Until last Monday, most of my readers were friends, and, when I got an e-mail from WordPress saying they were “Fresh-Pressing” my blog post and that I should “get ready to welcome some new readers,” I didn’t take it too seriously. (When it comes to internet-ing, I tend to know only what I need to to get by.) So I was pretty shocked to discover, when I logged on a few hours later, that hundreds of people had visited my blog, and they were reading and commenting and subscribing. (!) It’s a bit strange and a lot exciting to see your audience quadruple over just a few hours. And while I’m with it enough to know that, in the wide world of blogging, these numbers are actually quite modest, I’m f-ing thrilled. I am.

The comments are thoughtful and kind. And the interest seems genuine. Isn’t the internet supposed to be more hostile and embittered than this? Reading the comments, I sometimes find I don’t always know how to respond in a way that seems genuine rather than hollow. I don’t know how to convey warmth I feel toward a stranger who is represented only by a few pixels and a few words. But I’ll say it again here. Thank you, good friends and total strangers, for making my writing world just a little bit bigger. If there was ever a time to buck up and answer a few questions, this is probably it. So here goes: Continue reading

“Your Story is Not New”: On attending a memoir retreat

“The amazing thing about a memoir retreat,” I said to my friend Claire yesterday.

“—is that they exist?” she finished.

“No.” I laughed, then paused. “Well…maybe. I was going to say the amazing thing about a memoir retreat is that, in the course of a few minutes you get to know someone in a way that otherwise takes months or years. You say, ‘What’s your writing project about?’ and they tell you their big story. The thing they haven’t figured out yet. They thing they can’t get over. The most difficult experience they’ve ever had. It’s instant intimacy. And everyone—I guess because they’ve already made the decision to write about themselves—is just incredibly open.”

Many people, I think, will be quick to dismiss the idea of a memoir retreat altogether. And while no one has said this to me yet, I can imagine what they might say: “Why on earth would it seem like a good idea to bring together a bunch of narcissists and say to them, ‘Write more about your own trivial experiences! Publish them!’ Why would we—in the era of blogs, and Facebook, and Twitter—encourage even more oversharing? And why would we dare imply that that oversharing could be literature?”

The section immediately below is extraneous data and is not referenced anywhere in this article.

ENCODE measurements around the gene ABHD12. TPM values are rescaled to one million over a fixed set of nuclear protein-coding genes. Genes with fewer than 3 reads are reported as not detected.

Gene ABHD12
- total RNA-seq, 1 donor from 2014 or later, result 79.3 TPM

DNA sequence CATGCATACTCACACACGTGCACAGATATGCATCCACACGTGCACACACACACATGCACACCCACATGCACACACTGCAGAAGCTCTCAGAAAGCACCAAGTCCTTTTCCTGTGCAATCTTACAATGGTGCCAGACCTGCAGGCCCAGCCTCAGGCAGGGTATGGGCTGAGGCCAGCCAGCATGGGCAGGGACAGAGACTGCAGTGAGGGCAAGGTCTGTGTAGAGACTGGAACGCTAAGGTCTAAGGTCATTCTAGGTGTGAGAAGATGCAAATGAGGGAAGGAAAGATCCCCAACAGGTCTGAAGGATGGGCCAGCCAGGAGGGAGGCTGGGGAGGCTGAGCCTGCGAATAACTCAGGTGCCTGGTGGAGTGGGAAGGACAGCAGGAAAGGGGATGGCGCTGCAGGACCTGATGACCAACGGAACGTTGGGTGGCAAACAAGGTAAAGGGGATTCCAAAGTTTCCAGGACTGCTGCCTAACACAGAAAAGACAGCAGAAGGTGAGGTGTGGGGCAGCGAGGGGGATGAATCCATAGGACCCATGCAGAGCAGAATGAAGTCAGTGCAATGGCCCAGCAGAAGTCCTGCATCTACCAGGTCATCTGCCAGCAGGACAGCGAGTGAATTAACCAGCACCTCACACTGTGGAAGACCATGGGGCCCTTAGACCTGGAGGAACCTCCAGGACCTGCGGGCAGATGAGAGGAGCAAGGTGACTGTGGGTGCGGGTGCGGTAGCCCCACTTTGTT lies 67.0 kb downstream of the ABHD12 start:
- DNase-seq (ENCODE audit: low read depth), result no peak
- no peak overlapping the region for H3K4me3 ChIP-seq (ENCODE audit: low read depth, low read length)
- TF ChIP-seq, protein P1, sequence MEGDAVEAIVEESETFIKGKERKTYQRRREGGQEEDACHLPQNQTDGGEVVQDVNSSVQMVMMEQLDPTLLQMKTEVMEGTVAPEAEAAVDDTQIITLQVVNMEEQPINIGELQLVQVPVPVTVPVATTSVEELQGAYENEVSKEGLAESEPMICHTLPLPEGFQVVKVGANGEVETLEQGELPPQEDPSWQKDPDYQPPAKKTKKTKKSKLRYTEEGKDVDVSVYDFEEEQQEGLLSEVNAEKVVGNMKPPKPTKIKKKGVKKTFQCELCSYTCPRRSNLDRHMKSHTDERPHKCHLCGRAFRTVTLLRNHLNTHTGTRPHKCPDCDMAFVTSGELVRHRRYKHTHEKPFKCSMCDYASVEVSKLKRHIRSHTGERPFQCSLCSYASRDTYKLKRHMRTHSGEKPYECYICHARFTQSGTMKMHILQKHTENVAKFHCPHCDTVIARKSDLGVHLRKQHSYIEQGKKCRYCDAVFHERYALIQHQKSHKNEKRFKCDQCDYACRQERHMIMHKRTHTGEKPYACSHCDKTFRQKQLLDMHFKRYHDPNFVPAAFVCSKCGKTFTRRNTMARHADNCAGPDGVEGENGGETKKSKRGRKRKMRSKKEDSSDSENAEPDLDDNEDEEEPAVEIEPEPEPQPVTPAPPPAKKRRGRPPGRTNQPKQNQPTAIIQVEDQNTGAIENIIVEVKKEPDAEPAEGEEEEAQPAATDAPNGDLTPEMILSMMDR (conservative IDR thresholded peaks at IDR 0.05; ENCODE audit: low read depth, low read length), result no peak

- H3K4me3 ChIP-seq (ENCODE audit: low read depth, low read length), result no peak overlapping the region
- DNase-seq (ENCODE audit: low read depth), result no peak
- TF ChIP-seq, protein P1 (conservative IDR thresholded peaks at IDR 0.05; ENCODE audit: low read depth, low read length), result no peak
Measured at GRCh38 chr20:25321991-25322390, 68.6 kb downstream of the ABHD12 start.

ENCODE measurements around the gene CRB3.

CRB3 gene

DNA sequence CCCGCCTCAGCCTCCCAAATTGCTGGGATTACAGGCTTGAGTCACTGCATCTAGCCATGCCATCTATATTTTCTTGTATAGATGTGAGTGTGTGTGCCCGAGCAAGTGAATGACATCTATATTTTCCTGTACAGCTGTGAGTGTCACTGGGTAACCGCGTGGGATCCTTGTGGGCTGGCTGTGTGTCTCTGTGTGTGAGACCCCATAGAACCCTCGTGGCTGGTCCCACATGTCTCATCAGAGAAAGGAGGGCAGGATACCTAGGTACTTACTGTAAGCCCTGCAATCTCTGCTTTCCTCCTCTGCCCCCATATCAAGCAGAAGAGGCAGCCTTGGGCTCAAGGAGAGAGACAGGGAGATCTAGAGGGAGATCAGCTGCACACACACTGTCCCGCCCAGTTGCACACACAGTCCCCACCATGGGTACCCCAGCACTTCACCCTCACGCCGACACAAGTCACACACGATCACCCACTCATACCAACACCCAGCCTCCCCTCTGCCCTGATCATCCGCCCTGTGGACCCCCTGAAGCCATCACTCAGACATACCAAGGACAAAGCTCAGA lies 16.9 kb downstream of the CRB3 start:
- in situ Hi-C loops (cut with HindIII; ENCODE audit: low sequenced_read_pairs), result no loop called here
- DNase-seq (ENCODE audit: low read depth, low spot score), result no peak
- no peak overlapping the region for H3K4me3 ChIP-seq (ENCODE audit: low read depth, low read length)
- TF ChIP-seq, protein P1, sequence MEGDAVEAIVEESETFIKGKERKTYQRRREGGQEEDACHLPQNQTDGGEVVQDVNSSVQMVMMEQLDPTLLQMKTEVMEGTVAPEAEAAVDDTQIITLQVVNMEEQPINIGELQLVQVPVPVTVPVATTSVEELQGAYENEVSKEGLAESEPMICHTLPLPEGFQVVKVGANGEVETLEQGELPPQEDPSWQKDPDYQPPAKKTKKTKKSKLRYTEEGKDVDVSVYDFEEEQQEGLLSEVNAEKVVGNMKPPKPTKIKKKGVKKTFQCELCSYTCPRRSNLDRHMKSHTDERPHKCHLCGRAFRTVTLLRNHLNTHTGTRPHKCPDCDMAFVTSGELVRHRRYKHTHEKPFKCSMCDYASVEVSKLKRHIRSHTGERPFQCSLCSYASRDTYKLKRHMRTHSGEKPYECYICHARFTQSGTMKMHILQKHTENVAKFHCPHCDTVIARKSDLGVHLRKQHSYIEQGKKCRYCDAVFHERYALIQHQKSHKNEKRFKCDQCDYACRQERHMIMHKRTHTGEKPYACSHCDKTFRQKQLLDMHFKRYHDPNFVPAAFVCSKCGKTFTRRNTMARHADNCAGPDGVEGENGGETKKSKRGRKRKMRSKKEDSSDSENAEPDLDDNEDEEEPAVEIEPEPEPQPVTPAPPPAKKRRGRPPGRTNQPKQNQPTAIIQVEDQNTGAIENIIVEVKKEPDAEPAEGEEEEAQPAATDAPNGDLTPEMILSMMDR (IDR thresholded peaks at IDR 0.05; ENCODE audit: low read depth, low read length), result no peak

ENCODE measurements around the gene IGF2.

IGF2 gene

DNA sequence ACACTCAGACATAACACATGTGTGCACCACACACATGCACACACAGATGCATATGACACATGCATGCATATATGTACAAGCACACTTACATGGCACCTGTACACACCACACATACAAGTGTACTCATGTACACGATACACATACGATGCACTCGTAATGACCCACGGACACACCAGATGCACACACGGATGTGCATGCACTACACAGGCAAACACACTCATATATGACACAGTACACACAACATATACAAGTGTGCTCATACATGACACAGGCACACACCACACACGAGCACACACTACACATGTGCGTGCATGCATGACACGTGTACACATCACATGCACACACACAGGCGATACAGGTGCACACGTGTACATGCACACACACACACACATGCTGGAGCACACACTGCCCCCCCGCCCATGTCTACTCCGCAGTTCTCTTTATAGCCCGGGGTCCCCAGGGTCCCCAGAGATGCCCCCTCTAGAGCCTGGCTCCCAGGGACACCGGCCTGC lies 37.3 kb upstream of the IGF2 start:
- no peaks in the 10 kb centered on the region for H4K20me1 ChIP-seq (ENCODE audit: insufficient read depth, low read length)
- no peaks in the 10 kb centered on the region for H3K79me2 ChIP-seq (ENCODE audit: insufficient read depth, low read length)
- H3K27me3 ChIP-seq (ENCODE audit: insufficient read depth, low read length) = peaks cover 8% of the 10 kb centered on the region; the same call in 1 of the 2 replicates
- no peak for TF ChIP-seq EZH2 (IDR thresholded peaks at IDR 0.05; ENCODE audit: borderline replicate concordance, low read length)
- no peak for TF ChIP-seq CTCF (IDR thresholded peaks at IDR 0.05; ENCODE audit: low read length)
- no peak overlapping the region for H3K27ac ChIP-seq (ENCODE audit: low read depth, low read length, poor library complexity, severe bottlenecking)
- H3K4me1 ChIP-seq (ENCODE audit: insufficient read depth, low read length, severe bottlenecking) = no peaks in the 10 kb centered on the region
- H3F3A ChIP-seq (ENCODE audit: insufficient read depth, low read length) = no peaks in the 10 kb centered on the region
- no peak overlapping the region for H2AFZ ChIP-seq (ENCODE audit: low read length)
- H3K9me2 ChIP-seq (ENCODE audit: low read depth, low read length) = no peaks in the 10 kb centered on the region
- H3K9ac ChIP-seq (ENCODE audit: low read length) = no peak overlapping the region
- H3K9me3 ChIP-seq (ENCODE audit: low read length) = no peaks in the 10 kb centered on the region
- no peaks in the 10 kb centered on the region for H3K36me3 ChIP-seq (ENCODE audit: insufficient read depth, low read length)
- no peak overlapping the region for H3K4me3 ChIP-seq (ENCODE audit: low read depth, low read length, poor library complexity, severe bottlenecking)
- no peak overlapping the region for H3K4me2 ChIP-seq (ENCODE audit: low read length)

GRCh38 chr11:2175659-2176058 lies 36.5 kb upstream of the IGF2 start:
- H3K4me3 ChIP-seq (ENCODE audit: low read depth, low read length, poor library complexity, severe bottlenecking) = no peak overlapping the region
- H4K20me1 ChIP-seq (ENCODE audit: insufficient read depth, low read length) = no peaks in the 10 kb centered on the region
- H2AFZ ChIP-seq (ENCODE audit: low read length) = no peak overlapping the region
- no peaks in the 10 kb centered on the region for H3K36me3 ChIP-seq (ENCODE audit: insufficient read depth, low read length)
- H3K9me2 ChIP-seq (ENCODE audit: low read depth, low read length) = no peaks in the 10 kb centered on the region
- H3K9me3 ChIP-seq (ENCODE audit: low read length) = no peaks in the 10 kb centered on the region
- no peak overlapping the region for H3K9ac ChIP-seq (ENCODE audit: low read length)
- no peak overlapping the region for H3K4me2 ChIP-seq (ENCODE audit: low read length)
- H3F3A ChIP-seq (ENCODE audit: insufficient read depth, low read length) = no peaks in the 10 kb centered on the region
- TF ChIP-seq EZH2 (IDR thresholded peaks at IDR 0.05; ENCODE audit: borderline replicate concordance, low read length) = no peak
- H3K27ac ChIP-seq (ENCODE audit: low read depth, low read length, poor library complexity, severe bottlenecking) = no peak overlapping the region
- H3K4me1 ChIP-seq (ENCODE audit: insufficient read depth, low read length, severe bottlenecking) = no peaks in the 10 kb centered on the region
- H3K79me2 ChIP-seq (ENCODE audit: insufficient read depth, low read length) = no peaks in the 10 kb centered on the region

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the view of Icicle Creek from Sleeping Lady Resort

The amazing thing about this particular memoir retreat–Wild Mountain–was that everyone I met had already asked that essential question: “So what?” And even if some folks didn’t yet have an answer, everyone understood, implicitly, that they needed one. No one seemed interested in what Susan Shapiro termed “upbeat anecdotal slices of life.”

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Lately I’ve been struggling with a minor revelation regarding my own writing: I’ve got to be more honest—to bare more, to be more vulnerable—if I want people to read it. And being more honest requires more me in the book. It means, like it or not, that what I’m writing is a memoir. There’s just no way around it. Continue reading

On sleeping with people

Nathan was the first boy I ever slept with—and I mean that in the most literal sense: for a few hours we slept side by side in a king-sized hotel bed. I was in ninth grade, he was a year older, and we were on a school trip to Gatlinburg, Tennessee—a town of airbrushed t-shirts and kettle corn and laser tag, the kind of place where, at fourteen, you could run around safely and the world might seem open to you for the first time.

Some kids were hanging out in his room and Nathan had to be up early the next day, so he knocked on our door and asked if he could stay. I said yes, thrilled. I remember the next few moments like a scene from a movie: He neatly folded down the blanket, leaving the top sheet in place. He told me he would sleep on the sheet and I should sleep under it. Then he pulled off his shoes and climbed into bed, still in his jeans and t-shirt. I shrugged, as if whether he slept in our room or his, above or below the sheet, were minor details to me, as if I already knew what it was like to lie so close to a boy with my eyes closed.

I didn’t have a crush on Nathan, at least not before he knocked on our door. And any lingering attachment I might’ve felt after quickly reverted to friendship. The real thrill of that night was in the domestic intimacy of the moment, the way it was both taboo and comforting to lie there beside him. Even now as a card-carrying adult, I still love that—the warm mass of another body under the covers, a companion in the ordinarily solitary act of coming to consciousness.

sleeping

Growing up, friends were only allowed to stay over on school nights if their parents were away. These sleepovers seemed special, better than the Friday night pajama parties, as if it was the most extraordinary thing to go about picking out clothes and eating cereal and catching the bus—all in the company of a friend. The mundane rituals of morning were somehow transformed by the presence of an outsider.

I’ve always wondered why “to sleep with someone” is a euphemism for sex, when so often sex has little to do with sleep and sleeping is very unsexy.

One night when J and I had just met, he called and said, “You should come over.” Continue reading